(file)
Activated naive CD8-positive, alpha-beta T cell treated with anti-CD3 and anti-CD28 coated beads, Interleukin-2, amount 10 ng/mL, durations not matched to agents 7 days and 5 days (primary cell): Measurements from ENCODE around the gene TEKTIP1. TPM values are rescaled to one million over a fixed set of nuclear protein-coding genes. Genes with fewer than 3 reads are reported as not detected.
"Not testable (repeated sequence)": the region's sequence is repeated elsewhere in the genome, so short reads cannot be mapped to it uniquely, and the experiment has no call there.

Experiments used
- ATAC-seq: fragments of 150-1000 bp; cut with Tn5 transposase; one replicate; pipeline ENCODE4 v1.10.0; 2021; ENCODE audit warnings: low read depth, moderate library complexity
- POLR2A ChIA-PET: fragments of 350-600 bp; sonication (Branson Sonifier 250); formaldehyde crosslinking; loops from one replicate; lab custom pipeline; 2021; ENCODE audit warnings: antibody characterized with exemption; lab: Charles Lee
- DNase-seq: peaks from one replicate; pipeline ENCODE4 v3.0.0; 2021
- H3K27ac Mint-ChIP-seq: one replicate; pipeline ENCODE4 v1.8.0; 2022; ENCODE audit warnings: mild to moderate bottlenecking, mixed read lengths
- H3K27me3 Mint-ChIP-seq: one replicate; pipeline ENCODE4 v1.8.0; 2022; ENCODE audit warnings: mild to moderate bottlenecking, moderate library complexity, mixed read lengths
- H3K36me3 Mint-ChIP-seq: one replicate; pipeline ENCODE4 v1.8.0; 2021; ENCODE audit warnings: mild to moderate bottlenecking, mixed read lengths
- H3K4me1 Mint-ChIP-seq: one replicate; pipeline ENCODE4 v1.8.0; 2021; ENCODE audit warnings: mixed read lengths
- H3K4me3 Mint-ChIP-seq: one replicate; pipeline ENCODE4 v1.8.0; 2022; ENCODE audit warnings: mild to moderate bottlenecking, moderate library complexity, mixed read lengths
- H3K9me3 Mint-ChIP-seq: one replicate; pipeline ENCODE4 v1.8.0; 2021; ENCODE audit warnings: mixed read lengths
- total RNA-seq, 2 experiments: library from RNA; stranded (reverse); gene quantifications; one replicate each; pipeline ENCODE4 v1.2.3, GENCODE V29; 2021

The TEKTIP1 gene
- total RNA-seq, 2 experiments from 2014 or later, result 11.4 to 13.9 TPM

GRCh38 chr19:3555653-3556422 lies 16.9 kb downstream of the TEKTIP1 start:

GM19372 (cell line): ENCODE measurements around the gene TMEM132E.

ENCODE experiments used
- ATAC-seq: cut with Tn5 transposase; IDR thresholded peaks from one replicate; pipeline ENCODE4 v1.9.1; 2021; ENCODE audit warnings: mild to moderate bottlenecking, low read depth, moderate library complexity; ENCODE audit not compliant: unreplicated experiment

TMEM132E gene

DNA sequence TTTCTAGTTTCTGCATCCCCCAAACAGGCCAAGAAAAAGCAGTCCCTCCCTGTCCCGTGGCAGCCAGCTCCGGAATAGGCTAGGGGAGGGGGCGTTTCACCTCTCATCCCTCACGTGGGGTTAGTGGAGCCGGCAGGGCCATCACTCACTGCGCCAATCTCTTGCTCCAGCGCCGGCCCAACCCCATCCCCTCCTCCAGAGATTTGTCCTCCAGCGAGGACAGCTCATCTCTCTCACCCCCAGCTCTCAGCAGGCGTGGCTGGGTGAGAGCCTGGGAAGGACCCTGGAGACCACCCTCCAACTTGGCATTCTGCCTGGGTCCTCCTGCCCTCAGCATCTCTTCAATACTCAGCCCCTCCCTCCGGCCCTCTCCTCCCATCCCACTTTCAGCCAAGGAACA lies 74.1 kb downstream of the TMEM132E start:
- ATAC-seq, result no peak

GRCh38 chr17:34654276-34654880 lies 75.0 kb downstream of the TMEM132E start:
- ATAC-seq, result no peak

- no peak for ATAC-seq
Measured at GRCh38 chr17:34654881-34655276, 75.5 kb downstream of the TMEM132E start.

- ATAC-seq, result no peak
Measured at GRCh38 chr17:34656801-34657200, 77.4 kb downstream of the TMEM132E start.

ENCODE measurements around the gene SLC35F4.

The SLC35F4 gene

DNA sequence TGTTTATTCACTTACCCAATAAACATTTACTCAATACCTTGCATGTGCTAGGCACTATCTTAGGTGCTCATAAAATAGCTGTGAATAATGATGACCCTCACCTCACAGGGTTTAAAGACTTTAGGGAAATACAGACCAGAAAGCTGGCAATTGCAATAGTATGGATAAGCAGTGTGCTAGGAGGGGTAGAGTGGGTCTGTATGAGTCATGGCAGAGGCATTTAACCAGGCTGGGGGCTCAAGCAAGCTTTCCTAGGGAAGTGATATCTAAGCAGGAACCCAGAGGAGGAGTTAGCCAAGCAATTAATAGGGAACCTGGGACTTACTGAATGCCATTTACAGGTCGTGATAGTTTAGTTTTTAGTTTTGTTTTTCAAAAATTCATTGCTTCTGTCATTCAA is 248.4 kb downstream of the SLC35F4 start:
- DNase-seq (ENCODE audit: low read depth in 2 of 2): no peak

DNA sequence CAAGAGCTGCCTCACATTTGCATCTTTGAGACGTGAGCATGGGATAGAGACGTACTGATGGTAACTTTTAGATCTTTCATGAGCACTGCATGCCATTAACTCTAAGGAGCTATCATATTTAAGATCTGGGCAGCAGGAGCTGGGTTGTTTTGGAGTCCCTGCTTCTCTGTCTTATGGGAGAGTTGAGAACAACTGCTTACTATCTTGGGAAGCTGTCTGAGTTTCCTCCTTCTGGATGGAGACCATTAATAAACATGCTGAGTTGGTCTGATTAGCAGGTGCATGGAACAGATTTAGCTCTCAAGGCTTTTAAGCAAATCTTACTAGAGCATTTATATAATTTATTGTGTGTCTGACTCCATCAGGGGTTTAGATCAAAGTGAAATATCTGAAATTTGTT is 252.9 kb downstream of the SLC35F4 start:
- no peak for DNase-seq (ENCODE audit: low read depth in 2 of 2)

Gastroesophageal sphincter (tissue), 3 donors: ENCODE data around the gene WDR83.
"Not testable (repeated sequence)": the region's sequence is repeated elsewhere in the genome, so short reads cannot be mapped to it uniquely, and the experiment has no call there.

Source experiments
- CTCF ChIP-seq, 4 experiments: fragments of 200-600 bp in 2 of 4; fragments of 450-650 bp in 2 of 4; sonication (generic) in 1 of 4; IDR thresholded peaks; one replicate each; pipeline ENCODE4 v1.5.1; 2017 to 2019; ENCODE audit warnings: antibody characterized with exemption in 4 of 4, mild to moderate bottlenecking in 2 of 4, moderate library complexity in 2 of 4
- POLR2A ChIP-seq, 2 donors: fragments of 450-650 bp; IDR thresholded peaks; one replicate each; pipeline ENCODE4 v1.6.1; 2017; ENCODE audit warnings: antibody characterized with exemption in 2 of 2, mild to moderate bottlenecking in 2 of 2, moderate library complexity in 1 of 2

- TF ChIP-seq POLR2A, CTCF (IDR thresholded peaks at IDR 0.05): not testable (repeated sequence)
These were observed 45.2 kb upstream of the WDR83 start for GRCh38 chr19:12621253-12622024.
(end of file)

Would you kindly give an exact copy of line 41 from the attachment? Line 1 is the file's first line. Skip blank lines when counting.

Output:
These were observed 45.2 kb upstream of the WDR83 start for GRCh38 chr19:12621253-12622024.